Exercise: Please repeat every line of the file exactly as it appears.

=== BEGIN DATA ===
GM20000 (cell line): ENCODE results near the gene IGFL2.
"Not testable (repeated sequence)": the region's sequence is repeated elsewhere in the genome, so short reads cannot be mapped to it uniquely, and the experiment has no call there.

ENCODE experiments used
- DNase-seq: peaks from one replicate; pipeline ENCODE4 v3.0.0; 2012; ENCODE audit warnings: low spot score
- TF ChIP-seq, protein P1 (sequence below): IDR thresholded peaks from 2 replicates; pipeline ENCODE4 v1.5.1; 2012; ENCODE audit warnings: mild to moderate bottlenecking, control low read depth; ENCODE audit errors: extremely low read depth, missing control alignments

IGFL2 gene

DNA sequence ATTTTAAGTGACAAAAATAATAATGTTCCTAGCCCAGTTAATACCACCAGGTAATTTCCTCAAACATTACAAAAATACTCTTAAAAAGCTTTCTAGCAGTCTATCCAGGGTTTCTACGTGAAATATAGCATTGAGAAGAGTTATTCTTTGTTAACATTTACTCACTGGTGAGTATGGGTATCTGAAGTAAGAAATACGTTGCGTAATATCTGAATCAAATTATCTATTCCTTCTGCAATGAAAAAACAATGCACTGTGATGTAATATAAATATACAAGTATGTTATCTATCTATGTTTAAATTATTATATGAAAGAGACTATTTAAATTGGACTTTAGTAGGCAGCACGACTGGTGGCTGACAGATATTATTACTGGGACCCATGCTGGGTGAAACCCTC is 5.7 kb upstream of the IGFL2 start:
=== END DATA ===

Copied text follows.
GM20000 (cell line): ENCODE results near the gene IGFL2.
"Not testable (repeated sequence)": the region's sequence is repeated elsewhere in the genome, so short reads cannot be mapped to it uniquely, and the experiment has no call there.

ENCODE experiments used
- DNase-seq: peaks from one replicate; pipeline ENCODE4 v3.0.0; 2012; ENCODE audit warnings: low spot score
- TF ChIP-seq, protein P1 (sequence below): IDR thresholded peaks from 2 replicates; pipeline ENCODE4 v1.5.1; 2012; ENCODE audit warnings: mild to moderate bottlenecking, control low read depth; ENCODE audit errors: extremely low read depth, missing control alignments

IGFL2 gene

DNA sequence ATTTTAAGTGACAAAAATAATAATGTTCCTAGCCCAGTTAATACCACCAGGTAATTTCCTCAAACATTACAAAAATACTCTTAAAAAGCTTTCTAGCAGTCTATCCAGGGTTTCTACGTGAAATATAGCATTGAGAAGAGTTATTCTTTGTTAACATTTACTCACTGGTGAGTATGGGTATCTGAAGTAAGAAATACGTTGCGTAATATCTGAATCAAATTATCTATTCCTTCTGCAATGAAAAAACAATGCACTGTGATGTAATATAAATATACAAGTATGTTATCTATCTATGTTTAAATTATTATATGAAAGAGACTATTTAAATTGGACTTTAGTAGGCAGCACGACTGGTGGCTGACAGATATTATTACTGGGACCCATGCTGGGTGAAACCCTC is 5.7 kb upstream of the IGFL2 start: